Recommendation 2

We recommend that the Ministry for the Environment promotes greater public visibility and understanding of freshwater clean-up efforts and shares lessons from freshwater clean-up projects nationally.

Improving the evaluation of funds

The Ministry has recently contracted an organisation to evaluate the effect and outcomes of the Fresh Start for Fresh Water Clean-up Fund. It also plans to evaluate the Te Mana o Te Wai Fund when all projects are complete. It will use the results to inform the development of future freshwater clean-up funds and secure improved environmental outcomes.

The Ministry said that it is also working towards implementing an evaluation framework for the Freshwater Improvement Fund to establish outcomes achieved and possibly carry out follow-up surveys to help measure progress.

Until the latest Freshwater Improvement Fund, the Ministry generally evaluated freshwater clean-up funds by assessing whether they achieved planned outputs, as opposed to taking a more integrated and overall approach.

The Ministry's upcoming evaluation reports are a positive step towards improving the effectiveness of freshwater clean-up and establishing the success of current and previous clean-up funds. We acknowledge that this is a challenging issue but encourage the Ministry to establish a manageable strategy to effectively minimise this potential risk to the long-term effectiveness of Crown funding.

Figure 6
Excerpts from the Waikato River Authority's Maunga Ki Tai newsletter, December 2018

The largest project to be funded this year is a continuation of the Waipā Catchment Plan implementation which will involve working with approximately 70 farmers and landowners within identified priority catchments. The $1.6 million of funding will work towards reducing sediment levels going into the Waipā River and its tributaries. Sediment from the Waipā River is a major factor in reducing the water quality in the lower Waikato River.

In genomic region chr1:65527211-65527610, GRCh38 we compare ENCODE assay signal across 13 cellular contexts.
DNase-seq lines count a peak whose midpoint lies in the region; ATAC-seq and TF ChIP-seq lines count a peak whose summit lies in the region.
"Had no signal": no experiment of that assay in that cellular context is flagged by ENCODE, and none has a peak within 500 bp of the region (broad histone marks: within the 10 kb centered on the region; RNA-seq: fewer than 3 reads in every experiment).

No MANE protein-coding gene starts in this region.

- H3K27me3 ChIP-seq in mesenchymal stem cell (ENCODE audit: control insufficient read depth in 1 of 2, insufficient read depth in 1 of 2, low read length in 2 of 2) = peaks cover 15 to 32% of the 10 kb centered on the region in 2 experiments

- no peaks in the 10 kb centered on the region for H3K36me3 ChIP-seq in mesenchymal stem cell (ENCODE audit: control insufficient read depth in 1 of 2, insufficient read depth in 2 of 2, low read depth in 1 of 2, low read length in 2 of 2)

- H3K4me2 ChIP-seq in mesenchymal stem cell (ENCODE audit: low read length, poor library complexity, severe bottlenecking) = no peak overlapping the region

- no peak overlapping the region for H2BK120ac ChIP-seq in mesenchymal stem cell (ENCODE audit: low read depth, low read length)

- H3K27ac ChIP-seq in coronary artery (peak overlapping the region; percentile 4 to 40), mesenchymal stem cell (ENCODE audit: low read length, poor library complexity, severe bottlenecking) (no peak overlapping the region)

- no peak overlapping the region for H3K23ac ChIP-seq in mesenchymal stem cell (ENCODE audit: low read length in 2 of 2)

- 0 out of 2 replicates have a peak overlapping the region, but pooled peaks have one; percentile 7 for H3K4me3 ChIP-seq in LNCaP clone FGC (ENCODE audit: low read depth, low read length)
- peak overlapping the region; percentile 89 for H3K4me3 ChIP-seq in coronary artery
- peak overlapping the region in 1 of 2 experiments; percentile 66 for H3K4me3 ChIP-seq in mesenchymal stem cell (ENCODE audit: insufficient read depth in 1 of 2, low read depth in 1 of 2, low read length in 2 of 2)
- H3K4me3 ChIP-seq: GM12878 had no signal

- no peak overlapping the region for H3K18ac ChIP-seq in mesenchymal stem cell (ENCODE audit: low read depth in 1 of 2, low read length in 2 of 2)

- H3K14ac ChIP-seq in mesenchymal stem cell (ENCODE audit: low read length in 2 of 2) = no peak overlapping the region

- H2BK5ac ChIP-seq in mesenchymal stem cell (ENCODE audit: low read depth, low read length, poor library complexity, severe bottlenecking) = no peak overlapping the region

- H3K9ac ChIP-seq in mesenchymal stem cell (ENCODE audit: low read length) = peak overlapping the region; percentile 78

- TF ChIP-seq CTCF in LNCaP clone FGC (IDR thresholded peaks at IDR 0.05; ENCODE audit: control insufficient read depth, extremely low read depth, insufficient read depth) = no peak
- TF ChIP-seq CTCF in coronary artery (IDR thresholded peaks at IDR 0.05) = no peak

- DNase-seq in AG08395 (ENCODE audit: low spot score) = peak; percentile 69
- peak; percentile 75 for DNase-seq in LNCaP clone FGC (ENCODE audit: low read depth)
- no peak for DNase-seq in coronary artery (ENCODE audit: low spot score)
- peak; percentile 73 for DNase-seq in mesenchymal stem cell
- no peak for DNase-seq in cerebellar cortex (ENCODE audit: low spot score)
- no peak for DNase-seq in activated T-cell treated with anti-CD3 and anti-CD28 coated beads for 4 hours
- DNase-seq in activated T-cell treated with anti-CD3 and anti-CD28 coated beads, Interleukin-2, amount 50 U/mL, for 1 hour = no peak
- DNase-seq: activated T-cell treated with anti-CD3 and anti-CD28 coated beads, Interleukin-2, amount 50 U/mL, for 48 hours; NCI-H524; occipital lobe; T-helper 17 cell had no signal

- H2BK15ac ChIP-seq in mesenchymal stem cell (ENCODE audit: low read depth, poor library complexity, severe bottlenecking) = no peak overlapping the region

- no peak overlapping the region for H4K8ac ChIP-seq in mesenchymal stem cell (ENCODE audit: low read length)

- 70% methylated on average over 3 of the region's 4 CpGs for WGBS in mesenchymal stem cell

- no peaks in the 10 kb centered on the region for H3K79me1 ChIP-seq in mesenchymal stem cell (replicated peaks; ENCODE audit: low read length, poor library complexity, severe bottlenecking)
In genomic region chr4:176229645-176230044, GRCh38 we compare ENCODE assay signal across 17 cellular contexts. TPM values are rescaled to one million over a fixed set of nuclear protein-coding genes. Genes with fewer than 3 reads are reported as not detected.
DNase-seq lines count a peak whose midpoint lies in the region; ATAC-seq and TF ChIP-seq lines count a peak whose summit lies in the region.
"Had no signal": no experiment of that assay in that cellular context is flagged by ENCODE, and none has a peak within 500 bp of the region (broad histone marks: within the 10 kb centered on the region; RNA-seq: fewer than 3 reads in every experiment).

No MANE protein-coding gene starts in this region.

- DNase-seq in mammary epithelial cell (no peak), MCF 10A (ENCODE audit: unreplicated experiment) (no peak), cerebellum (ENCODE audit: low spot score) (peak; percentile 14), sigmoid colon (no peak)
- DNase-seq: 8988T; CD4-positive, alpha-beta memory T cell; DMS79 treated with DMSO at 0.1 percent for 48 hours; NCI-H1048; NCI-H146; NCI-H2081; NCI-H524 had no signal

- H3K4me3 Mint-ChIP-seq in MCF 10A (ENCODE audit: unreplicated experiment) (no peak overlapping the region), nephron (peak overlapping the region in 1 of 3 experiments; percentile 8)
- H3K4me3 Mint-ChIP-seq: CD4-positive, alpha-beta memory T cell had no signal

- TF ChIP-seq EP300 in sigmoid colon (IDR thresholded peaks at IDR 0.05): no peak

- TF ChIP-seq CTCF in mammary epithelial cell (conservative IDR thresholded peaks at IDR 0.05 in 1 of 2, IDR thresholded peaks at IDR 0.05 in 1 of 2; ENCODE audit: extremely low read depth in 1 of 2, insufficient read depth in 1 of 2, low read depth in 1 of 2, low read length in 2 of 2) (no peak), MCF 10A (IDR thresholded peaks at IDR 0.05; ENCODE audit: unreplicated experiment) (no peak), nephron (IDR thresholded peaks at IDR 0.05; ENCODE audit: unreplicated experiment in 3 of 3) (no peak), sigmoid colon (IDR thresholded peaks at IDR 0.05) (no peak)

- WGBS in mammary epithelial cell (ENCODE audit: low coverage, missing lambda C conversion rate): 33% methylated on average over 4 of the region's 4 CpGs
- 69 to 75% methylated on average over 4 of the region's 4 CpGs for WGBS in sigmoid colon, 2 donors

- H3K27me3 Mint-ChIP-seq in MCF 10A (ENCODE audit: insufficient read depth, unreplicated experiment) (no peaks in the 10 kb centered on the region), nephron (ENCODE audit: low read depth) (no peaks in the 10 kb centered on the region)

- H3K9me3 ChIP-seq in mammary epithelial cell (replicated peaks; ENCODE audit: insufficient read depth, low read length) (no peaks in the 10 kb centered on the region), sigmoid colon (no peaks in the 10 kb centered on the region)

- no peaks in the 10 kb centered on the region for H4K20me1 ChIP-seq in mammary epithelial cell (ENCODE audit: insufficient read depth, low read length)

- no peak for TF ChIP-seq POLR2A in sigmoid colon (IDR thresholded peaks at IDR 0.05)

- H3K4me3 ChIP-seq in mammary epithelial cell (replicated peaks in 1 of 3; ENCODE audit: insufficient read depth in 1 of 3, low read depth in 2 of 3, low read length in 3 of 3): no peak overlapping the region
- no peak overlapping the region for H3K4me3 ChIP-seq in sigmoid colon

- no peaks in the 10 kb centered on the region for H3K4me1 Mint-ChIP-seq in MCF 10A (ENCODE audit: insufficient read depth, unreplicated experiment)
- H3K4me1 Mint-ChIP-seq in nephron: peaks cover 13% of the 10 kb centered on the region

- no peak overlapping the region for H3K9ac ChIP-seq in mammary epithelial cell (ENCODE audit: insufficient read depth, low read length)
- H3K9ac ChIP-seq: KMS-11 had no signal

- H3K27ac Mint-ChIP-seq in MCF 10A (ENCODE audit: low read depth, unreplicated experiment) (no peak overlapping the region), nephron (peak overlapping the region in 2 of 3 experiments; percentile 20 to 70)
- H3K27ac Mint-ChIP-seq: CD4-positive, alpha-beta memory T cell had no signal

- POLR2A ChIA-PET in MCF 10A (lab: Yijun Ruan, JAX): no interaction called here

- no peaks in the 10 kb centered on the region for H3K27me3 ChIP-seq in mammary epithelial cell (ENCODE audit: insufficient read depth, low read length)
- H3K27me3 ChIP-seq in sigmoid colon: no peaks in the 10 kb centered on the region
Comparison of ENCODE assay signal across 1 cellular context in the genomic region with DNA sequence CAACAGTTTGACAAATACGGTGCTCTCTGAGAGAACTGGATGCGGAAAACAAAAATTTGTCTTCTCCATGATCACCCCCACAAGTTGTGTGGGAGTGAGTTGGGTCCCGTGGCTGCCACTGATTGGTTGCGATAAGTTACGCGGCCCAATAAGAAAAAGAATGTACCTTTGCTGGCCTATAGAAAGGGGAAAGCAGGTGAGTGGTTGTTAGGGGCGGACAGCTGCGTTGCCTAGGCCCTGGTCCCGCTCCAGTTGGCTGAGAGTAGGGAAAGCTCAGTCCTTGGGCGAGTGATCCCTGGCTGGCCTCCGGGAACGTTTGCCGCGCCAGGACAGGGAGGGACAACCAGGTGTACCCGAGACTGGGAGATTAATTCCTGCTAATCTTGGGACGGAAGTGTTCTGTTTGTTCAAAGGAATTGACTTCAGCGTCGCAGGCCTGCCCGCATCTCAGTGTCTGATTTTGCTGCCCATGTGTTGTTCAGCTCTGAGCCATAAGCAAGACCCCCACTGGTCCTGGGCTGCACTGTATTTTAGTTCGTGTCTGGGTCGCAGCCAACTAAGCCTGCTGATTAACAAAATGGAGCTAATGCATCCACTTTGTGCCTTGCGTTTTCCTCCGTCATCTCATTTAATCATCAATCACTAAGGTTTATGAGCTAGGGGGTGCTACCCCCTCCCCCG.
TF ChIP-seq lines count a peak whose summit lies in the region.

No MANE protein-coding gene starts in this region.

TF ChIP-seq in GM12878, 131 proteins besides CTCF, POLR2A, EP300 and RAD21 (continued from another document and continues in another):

Maunga ki Tai newsletter banner

Other activity highlighted in this issue of the newsletter included:

Landmark hui

A large representation of River Iwi, together with the Crown and the Waikato River Authority, took part in a landmark hui on the future of the Waikato and Waipā rivers last month.

The hui took place in Hamilton on November 7.

The hui looked at ways in which river iwi, the Crown and the Authority can work more closely together on a range of issues for the benefit of the Waikato River and its catchment.

The facilitated workshop discussion was attended by staff and governance representatives

Staff and governance representatives who attended the hui in Hamilton on November 7

2: The Trophic Level Index is a measure used to indicate lake water quality. These were set by Bay of Plenty Regional Council for the Rotorua Te Arawa Lakes Programme. For more information see

3: Vulnerable catchments are those that are "showing signs of stress" but that are not yet at the point where cleaning up the water body would involve significant investment and time.

4: Organisation for Economic Co-operation and Development (2015), OECD Principles on Water Governance, at

5: Ministry for the Environment and Ministry for Primary Industries (2018), Essential Freshwater: Healthy Water, Fairly Allocated, Wellington, page 21.

6: The freshwater taskforce includes representatives from the Ministry for the Environment, the Ministry for Primary Industries, the Treasury, Te Puni Kōkiri, the Māori Crown Relations Unit, the Department of Internal Affairs, the Department of Conservation, and the Ministry of Business, Innovation and Employment, and expertise from local government.